Windows 10 Reviews Are In
The reviews for Windows 10 are in. What is the word on the street?
Windows 10 is a pirate’s flag, waving over what was once the kingdom of Steve Ballmer and the other creators of Windows 8. There’s clearly a new crew in charge, and it has a humbler, simpler, more coherent mindset. It’s impossible to overstate how much more sense Windows makes now.
You really are going to love Windows 10. You’ll almost certainly want to upgrade your computers to it, especially since it’s free.
But you might not want to do that tomorrow. I’d suggest you wait six weeks. By then, Microsoft will have swatted most of the bugs, and many of your favorite software companies will have released Windows 10-compatible versions.
If you’re a PC veteran, then you’ll recognize Windows 10: It’s pretty much Windows 7, with Cortana, nicer typography, and a few new features.
And if you’re relatively new to all this, then kneel beside your bed tonight—and thank the OS gods you were spared the emotional whiplash of living through Microsoft’s three-year lapse in sanity.
Windows 10 is hugely exciting. I rarely touch my MacBook Air anymore as I find the combination of some good hardware (like the Dell XPS 13) and Windows 10 is a joy to use. I like the direction Microsoft is taking with Windows 10, accepting feedback and ideas from its customers along the way. It feels like the best way to shape Windows into something people enjoy using, rather than something they have to use.
That’s the nature of the Windows cycle: bad version, then a good version. Windows 10 is a great fix to the problems of Windows 8, and that’s exactly what we all expected. But what about the next version? Oddly, Microsoft says there won’t really be one. This is the “last Windows” and Microsoft will be iterating on it for the coming years. Assuming Microsoft can kill the bugs in this initial release, it’s going to make computers better for billions of people. The best part of Windows 10 is that it ends the cycle of good and bad in favor of something great.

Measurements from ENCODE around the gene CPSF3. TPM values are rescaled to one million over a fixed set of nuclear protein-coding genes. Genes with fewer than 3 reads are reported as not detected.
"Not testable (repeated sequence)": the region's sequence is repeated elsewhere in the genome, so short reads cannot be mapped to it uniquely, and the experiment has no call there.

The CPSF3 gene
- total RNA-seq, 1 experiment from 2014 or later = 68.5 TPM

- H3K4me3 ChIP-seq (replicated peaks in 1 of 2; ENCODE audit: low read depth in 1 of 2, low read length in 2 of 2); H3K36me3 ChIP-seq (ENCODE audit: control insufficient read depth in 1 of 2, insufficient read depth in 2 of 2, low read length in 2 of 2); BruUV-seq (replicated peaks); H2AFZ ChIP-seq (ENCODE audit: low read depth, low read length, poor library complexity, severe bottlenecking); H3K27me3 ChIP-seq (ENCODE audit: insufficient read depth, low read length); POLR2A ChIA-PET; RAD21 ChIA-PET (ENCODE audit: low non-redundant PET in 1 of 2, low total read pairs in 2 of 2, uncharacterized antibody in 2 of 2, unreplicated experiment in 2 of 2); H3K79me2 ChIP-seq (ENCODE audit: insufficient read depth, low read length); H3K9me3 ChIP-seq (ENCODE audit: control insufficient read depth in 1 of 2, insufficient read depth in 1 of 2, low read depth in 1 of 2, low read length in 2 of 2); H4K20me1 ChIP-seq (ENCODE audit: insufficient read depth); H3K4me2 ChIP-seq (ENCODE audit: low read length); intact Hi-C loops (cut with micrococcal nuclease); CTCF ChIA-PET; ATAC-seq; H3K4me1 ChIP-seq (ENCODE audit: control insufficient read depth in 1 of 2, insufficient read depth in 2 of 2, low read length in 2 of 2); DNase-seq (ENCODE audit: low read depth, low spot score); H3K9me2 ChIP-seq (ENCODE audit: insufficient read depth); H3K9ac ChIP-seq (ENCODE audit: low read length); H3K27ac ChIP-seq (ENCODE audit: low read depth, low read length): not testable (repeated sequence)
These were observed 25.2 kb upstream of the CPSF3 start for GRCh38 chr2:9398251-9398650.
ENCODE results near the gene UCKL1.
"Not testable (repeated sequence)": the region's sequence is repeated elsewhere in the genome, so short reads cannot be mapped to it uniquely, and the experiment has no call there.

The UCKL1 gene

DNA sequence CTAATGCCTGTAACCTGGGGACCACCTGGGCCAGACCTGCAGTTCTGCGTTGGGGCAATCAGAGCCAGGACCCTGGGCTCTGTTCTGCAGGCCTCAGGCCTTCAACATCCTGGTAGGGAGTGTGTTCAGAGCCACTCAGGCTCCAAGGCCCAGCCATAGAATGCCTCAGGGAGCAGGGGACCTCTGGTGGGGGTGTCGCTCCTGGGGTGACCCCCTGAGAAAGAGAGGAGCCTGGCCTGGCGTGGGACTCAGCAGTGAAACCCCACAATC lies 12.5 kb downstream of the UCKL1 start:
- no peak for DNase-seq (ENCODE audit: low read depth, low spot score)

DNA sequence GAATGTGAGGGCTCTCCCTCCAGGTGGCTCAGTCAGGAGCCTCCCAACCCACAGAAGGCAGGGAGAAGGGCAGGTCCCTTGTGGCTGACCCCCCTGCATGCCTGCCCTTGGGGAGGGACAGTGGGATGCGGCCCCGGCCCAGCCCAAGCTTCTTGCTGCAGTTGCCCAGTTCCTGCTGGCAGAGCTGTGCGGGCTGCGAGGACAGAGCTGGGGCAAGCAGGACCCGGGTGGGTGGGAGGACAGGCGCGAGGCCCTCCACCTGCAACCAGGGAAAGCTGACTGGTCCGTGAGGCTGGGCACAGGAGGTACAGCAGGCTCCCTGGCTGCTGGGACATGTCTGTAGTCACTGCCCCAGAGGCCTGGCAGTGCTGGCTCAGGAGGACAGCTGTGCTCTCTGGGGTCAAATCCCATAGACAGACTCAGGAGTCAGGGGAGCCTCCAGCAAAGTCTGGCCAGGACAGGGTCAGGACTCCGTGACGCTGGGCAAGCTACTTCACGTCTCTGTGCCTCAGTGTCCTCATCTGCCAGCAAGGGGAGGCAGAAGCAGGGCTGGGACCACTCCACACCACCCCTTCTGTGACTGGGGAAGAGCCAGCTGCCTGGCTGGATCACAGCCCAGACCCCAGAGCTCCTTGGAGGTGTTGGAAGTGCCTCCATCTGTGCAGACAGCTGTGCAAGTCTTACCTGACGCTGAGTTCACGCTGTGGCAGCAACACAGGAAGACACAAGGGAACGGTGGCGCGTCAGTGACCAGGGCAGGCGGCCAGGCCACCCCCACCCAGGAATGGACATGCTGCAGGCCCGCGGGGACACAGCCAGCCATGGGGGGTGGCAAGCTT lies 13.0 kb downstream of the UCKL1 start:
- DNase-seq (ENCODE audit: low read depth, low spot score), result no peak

It Still Struggles for Relevance
The biggest problem with Windows 10 is that I have little reason to use it outside of work. At home, I rely on a smartphone, mobile apps and websites that don’t require Windows—and sometimes fit awkwardly in a Windows world.
Windows 10 is a reminder that computer software alone doesn’t equal digital happiness anymore. Among the first things it will ask you to do is log in to a Microsoft account. But it feels like a ham-handed attempt to make us use Microsoft’s own less popular (and inferior) services like OneDrive and Bing.
Many of these services work across devices, but—like Windows smartphones—they’re not worth switching to. The Windows 10 Photos app can sync photos with OneDrive, but it is anemic compared with Google and Apple’s Photos. The same applies to Microsoft’s music service Groove.
The new Edge Web browser, whose standout feature is a note-scribbling gimmick, trails Google’s Chrome in speed or usefulness. And Cortana is not helpful enough to get me to ditch Google for Bing. (There are Android and iPhone Cortana apps coming.)
Strangely, Windows 10 doesn’t even have a special relationship with Microsoft’s own Office suite, a core product for millions. Cortana can’t use Outlook to send emails, schedule meetings or pull up phone numbers. My Outlook calendar can’t show up in my Start Menu live tiles. (Office 2016, which comes out this fall, may address some of these issues.)
Perhaps the best thing about Windows 10 is Microsoft’s tacit acknowledgment that it still has much work to do. Windows will now be a “service,” they say, updating itself constantly.
Wouldn’t it be nice to look outside and see that, overnight, your car became sleeker and more efficient? As long as nobody moves the steering wheel.
A win for the desktop, a side-step for everything else
I’ll make this simple: Windows 10 is the best desktop operating system to date. Mac OS X is solid, and in many ways more intuitive, but it can’t match Windows’ functionality and broad developer support. Apple momentarily stole the crown last year with OS X 10.10, but Microsoft has won it back.
To say Windows 10 is the best desktop OS is not the same as calling it a complete success, however. Edge is in a sorry state, Cortana doesn’t yet live up to the hype, and touchscreen use remains finicky. Microsoft’s success on the desktop has not helped it elsewhere, and the dream of a single do-it-all operating system is no closer to reality now than it was three years ago.
New Start Menu is a worthy successor
Multi-tasking functionality is top-notch
Tablet mode transitions smoothly
Touchscreen use still iffy
Edge web browser lacks support for extensions